Lebanese Internal Security Forces (ISF) clashed on Saturday with protesters who are calling for the government to step down after failing to find a solution to the piles of rubbish that have been accumulating for weeks in the streets of Beirut.
The police fired tear gas and water cannons and shot live rounds in the air in an attempt to disperse thousands of protesters.
The police reported that at least 35 people, both protesters and police, were injured in Saturday’s clashes.
However, Lebanese Red Cross spokesman George Kattaneh told the Associated Press that 55 protesters and policemen were wounded and brought to hospitals during the protests Saturday. Another 70 people were treated on the spot by paramedics.
Lebanon's Prime Minister Tammam Salam promised that those responsible for wounding civilian protesters during Saturday’s demonstrations will be held accountable for the incident.
Addressing Lebanese citizens in a televised press conference on Sunday, Salam said that he is depending on the "good people" and will not ignore their call for justice.
"We are all responsible for what happened last night, especially the excessive force used against civil society bodies," said Salam, hinting that some may have taken advantage of the situation to increase tensions, according to Lebanon's National News Agency.
"The incident will not pass without accountability on all levels. Every official will shoulder responsibility, and I will not cover for anyone. What happened last night hurt us deeply," added Salam.
The rubbish crisis has evolved, from demanding an end to the accumulation of garbage in the streets and fighting corruption in the service sector, to demands for the government to step down.
The protesters chanted the famous slogan that was used by demonstrators of the Arab Spring countries in 2011 to topple the regime "The people want the overthrow of the regime.”
The crisis began after a strike by the workers of "Sukleen" company and the closure of the main garbage landfill in Beirut last month.
In the wake of Saturday's incident, Interior and Municipalities Minister Nuhad Al-Mashnouq cut his trip abroad short and returned back to Beirut on Sunday.
Al-Mashnouq has ordered a full investigation over what happened Saturday night between the demonstrators, ISF, and other military forces in downtown Beirut.
Civil activists launched a movement that has escalated from discussing a solution to the trash crisis to the problems of corruption, unemployment, and deteriorating public services such as electricity.
‘You Stink’, a Lebanese grassroots movement, was created as a response to the government’s inability to solve the ongoing trash crisis in a sustainable way.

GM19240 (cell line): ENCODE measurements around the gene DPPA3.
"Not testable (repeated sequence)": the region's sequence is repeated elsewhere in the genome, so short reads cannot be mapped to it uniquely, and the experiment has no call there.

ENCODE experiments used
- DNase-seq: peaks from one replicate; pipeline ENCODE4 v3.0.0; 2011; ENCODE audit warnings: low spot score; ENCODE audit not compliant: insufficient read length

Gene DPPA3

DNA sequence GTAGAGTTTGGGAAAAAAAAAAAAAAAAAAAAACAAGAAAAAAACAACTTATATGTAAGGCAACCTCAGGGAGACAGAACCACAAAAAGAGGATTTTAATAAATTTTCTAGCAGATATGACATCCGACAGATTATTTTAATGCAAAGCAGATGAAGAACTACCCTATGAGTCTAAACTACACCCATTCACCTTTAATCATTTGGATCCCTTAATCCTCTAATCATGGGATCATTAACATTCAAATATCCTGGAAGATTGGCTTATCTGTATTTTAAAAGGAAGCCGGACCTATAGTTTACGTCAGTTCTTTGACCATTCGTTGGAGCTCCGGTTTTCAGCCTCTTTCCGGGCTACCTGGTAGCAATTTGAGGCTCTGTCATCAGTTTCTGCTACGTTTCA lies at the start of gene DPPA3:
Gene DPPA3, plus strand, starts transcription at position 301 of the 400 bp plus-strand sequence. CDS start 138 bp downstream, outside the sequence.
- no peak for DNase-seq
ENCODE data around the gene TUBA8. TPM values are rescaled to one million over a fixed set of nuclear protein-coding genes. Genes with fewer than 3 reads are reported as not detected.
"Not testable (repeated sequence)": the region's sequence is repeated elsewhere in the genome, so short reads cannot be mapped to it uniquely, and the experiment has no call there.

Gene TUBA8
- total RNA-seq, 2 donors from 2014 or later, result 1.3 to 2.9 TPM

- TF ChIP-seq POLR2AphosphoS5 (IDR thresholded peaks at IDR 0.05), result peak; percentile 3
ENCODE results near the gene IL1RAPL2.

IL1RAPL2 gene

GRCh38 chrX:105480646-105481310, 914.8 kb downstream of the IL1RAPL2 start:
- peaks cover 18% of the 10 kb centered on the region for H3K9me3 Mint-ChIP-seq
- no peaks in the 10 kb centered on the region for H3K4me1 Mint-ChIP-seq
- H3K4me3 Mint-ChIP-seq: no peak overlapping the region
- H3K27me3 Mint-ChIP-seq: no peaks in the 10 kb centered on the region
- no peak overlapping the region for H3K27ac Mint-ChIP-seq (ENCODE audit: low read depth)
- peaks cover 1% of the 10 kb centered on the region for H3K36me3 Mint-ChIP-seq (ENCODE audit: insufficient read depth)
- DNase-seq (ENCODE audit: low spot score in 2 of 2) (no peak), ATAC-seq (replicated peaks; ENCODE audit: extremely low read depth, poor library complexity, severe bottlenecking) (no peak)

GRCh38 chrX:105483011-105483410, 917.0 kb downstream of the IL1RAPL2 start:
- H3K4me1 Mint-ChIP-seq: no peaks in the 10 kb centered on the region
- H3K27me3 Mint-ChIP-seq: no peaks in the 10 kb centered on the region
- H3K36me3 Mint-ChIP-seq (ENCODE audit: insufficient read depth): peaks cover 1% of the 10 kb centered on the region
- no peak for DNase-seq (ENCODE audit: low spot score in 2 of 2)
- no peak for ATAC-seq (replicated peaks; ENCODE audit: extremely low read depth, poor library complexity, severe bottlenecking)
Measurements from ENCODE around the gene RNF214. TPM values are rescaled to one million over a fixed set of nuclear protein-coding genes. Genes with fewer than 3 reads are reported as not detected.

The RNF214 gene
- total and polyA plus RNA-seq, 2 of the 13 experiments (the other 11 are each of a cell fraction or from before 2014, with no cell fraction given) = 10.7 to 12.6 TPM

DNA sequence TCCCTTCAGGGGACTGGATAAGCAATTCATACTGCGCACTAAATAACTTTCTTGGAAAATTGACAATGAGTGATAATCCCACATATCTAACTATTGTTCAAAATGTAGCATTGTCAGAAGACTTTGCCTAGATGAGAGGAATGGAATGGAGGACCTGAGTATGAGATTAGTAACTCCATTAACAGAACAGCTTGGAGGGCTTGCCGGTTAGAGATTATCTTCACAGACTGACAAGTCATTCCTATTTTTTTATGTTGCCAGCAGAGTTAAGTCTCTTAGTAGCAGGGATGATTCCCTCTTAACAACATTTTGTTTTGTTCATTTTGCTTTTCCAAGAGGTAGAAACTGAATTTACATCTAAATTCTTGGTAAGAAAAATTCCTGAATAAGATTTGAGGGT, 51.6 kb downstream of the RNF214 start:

The organizers of ‘You Stink’ have accused Speaker Nabih Berri and Prime Minister Tammam Salam of giving the order to fire on demonstrators in Riad Solh Square and Martyr’s Square.
However, the protests aggravated the already-complicated situation, as Lebanon's parliament extended its own mandate until 2017. The government has been working as caretaker for more than one year in the midst of the year-long presidential vacuum.
Head of Change and Reform Bloc, MP Michel Aoun, warned the "governing majority" and their apparatuses from taking advantage of the "noble protest movement" for the sake of political wins, according to Lebanon's National News Agency.
Aoun promised that his political team would not be lenient in holding responsible those who used violence against the protestors and warned that he would decide the "next move."
Lebanese MP Nabil Nicolas, a member of the Change and Reform Bloc, which is headed by General Michel Aoun, has suspended his membership in the Lebanese Parliament in opposition of what he described as "repression" of protesters on the waste crisis in the country.
Head of the Democratic Gathering, Walid Jumblatt, has given his full support to Prime Minister Tammam Salam.
Jumblatt announced his backing of the demands made by the ‘You Stink’ movement, but warned them against being exploited by certain political powers that "obstructed the presidential elections and then the parliament and now the cabinet,” adding that “such exploitation will harm internal stability as well as the rightful demands of the people."